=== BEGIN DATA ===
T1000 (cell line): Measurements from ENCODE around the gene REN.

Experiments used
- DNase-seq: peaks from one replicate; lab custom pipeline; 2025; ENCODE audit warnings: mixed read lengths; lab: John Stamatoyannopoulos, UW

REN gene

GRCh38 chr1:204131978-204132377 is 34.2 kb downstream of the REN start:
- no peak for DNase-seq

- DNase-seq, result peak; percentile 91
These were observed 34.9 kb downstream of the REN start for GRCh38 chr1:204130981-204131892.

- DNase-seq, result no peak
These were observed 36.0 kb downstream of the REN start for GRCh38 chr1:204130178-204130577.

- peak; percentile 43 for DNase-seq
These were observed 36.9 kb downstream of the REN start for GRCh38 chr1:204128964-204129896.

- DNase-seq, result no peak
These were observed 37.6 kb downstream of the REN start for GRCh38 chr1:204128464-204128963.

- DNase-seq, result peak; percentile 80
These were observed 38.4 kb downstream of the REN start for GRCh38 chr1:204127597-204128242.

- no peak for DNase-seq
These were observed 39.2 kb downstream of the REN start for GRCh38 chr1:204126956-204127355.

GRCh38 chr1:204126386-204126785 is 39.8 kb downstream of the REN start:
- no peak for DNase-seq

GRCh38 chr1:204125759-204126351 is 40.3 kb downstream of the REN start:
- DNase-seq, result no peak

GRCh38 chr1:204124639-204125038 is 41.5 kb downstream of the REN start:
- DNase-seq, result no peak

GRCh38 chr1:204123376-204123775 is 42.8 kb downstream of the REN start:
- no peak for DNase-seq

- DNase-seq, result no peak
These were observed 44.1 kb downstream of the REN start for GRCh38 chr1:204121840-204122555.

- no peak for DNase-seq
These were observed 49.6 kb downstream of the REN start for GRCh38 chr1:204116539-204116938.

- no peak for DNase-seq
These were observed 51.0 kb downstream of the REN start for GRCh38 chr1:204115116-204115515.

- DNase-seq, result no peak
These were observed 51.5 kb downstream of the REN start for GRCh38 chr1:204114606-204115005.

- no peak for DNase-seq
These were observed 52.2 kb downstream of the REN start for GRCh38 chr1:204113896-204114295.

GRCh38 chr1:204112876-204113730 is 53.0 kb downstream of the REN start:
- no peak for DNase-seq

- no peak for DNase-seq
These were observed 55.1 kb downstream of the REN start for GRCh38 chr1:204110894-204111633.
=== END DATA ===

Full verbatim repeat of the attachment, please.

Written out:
T1000 (cell line): Measurements from ENCODE around the gene REN.

Experiments used
- DNase-seq: peaks from one replicate; lab custom pipeline; 2025; ENCODE audit warnings: mixed read lengths; lab: John Stamatoyannopoulos, UW

REN gene

GRCh38 chr1:204131978-204132377 is 34.2 kb downstream of the REN start:
- no peak for DNase-seq

- DNase-seq, result peak; percentile 91
These were observed 34.9 kb downstream of the REN start for GRCh38 chr1:204130981-204131892.

- DNase-seq, result no peak
These were observed 36.0 kb downstream of the REN start for GRCh38 chr1:204130178-204130577.

- peak; percentile 43 for DNase-seq
These were observed 36.9 kb downstream of the REN start for GRCh38 chr1:204128964-204129896.

- DNase-seq, result no peak
These were observed 37.6 kb downstream of the REN start for GRCh38 chr1:204128464-204128963.

- DNase-seq, result peak; percentile 80
These were observed 38.4 kb downstream of the REN start for GRCh38 chr1:204127597-204128242.

- no peak for DNase-seq
These were observed 39.2 kb downstream of the REN start for GRCh38 chr1:204126956-204127355.

GRCh38 chr1:204126386-204126785 is 39.8 kb downstream of the REN start:
- no peak for DNase-seq

GRCh38 chr1:204125759-204126351 is 40.3 kb downstream of the REN start:
- DNase-seq, result no peak

GRCh38 chr1:204124639-204125038 is 41.5 kb downstream of the REN start:
- DNase-seq, result no peak

GRCh38 chr1:204123376-204123775 is 42.8 kb downstream of the REN start:
- no peak for DNase-seq

- DNase-seq, result no peak
These were observed 44.1 kb downstream of the REN start for GRCh38 chr1:204121840-204122555.

- no peak for DNase-seq
These were observed 49.6 kb downstream of the REN start for GRCh38 chr1:204116539-204116938.

- no peak for DNase-seq
These were observed 51.0 kb downstream of the REN start for GRCh38 chr1:204115116-204115515.

- DNase-seq, result no peak
These were observed 51.5 kb downstream of the REN start for GRCh38 chr1:204114606-204115005.

- no peak for DNase-seq
These were observed 52.2 kb downstream of the REN start for GRCh38 chr1:204113896-204114295.

GRCh38 chr1:204112876-204113730 is 53.0 kb downstream of the REN start:
- no peak for DNase-seq

- no peak for DNase-seq
These were observed 55.1 kb downstream of the REN start for GRCh38 chr1:204110894-204111633.